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10 May 2011 Infrared thermography as a nondestructive tool for materials characterisation and assessment
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Thermographic approaches, passive and active, are widely used due to the outstanding advantages that offer in a number of applications and particularly for the assessment of materials. Nonetheless, there are limitations; depending upon the approach used, as well as on the materials thermal, optical and physical properties, proper assessment (detection and/or quantification) is feasible. In thermal non-destructive evaluation (NDE), the active approach of infrared thermography where an excitation source, such as optical flash lamps, heat lamps, hot or cold air guns, etc., is employed with the intention of inducing thermal contrasts, has several applications. The temperature differences during the transient phase appear on the material surface and so detection of subsurface defects is possible (areas of different temperatures when compared to the sound part(s) due to the different thermal diffusivity). Since the heating or cooling features of the stimulus source are identifiable (in time and amplitude) by considering the time factor quantitative assessment is also feasible. However, when a material is heated, the thermal waves penetrate the material's surface. These waves are generally of various amplitudes and frequencies and are launched into the specimen, in a transient mode (i.e. transient thermography). In this work, different applications, employing transient thermographic testing, concerning the assessment of various composite materials and components are presented. Real time NDE is presented using various transient thermography approaches, i.e. pulsed thermography (PT), pulsed phase thermography (PPT) and/or thermal modelling (TM).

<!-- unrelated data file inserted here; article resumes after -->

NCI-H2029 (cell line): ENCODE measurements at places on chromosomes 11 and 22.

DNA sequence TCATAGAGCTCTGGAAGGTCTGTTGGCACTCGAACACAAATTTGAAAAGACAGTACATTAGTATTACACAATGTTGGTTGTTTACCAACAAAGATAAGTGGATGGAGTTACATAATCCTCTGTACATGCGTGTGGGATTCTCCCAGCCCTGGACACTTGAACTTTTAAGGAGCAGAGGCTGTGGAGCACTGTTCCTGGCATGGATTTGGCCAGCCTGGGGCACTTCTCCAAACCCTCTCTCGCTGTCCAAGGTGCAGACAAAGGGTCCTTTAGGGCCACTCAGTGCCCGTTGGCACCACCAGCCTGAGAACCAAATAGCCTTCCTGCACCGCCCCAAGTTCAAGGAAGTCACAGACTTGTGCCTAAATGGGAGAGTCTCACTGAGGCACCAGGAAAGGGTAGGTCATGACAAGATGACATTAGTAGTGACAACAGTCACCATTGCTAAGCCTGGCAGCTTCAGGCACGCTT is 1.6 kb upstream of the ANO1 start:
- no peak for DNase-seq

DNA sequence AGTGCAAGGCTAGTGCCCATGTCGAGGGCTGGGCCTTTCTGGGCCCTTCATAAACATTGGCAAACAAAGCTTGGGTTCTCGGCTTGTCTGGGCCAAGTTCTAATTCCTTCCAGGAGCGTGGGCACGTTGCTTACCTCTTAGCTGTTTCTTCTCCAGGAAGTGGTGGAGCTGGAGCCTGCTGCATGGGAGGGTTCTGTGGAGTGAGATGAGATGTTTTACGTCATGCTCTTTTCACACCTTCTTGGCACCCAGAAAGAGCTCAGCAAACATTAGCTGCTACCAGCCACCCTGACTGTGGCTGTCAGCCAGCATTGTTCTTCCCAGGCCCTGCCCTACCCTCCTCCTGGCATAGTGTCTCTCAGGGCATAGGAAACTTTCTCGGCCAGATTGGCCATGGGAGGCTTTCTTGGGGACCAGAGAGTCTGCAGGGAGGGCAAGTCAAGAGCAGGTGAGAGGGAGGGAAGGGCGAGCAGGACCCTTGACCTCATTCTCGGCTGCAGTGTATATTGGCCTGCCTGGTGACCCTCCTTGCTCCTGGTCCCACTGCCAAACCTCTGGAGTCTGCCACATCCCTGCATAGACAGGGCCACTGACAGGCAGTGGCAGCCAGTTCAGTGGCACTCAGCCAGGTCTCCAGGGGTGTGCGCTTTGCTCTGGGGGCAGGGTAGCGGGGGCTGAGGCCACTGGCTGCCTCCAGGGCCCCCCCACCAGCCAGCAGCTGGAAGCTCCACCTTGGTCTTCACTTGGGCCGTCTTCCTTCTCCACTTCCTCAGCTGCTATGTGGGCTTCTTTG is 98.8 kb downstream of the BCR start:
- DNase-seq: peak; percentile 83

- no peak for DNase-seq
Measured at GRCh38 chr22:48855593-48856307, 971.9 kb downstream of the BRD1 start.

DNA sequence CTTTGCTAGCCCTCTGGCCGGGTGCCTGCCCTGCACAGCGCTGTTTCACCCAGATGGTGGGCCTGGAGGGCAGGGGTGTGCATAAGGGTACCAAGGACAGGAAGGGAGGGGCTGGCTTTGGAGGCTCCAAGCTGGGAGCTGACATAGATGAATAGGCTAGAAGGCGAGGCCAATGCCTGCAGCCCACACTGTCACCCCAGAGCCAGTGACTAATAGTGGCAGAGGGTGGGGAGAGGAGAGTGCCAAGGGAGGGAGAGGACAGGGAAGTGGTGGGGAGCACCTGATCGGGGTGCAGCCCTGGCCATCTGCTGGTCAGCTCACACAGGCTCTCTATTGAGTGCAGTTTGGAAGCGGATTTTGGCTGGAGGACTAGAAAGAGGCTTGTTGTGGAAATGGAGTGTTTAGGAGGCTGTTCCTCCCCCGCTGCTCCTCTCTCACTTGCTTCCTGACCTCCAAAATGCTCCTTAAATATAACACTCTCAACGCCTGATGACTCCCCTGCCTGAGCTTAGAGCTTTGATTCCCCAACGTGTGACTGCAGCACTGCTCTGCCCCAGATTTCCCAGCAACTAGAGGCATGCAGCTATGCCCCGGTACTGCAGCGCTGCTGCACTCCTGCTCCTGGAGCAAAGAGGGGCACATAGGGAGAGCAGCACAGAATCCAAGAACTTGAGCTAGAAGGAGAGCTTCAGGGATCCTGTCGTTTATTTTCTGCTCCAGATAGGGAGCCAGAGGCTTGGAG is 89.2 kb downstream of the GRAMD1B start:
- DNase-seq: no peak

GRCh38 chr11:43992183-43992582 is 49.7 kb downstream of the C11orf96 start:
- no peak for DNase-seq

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N. P. Avdelidis, T.-H. Gan, C. Ibarra-Castanedo, and X. P. V. Maldague "Infrared thermography as a nondestructive tool for materials characterisation and assessment", Proc. SPIE 8013, Thermosense: Thermal Infrared Applications XXXIII, 801313 (10 May 2011);

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